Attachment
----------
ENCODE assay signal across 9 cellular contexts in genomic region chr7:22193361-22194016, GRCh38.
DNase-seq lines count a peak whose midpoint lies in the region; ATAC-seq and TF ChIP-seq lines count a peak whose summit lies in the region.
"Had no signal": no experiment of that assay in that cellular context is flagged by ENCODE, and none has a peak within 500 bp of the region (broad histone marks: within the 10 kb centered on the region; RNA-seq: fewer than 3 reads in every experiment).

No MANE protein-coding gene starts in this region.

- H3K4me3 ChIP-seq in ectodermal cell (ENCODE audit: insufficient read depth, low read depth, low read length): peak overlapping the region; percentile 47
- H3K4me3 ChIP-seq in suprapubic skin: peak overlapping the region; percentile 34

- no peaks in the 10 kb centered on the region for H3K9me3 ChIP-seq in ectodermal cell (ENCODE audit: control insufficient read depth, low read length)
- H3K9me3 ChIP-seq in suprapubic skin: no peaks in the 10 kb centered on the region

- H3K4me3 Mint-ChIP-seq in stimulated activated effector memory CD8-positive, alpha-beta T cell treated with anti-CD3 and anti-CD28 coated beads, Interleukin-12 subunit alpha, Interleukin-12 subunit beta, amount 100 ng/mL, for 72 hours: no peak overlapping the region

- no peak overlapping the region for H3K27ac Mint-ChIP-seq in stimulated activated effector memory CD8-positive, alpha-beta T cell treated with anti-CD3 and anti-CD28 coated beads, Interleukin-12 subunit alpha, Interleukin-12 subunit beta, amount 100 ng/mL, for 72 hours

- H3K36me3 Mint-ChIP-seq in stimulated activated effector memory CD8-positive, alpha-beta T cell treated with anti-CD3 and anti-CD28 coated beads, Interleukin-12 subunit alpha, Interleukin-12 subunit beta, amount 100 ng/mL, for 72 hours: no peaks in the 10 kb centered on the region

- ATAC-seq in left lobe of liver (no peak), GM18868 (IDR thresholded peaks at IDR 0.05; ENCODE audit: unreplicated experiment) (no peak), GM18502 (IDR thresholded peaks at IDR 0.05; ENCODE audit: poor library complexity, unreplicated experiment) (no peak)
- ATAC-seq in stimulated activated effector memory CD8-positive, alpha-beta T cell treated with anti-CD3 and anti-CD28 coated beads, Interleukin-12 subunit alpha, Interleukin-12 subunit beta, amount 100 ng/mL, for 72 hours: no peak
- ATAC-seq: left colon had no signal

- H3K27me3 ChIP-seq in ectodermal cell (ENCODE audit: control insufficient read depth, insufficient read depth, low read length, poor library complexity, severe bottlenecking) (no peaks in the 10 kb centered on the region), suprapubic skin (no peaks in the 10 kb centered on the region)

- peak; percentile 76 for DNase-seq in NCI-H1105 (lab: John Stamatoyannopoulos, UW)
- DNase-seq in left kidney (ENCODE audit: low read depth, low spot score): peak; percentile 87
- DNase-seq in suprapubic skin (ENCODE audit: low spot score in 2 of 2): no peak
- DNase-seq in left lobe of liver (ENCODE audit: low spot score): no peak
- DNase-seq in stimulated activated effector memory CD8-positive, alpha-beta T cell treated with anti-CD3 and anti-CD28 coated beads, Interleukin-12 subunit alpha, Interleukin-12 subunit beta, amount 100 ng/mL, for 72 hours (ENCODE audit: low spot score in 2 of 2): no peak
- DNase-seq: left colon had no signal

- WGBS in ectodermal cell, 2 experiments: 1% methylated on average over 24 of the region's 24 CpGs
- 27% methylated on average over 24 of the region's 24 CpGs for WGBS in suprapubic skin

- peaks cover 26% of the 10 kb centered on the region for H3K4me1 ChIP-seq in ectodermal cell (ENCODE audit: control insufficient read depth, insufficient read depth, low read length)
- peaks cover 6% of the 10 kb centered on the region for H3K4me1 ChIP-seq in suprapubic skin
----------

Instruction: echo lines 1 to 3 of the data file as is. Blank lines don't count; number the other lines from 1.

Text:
ENCODE assay signal across 9 cellular contexts in genomic region chr7:22193361-22194016, GRCh38.
DNase-seq lines count a peak whose midpoint lies in the region; ATAC-seq and TF ChIP-seq lines count a peak whose summit lies in the region.
"Had no signal": no experiment of that assay in that cellular context is flagged by ENCODE, and none has a peak within 500 bp of the region (broad histone marks: within the 10 kb centered on the region; RNA-seq: fewer than 3 reads in every experiment).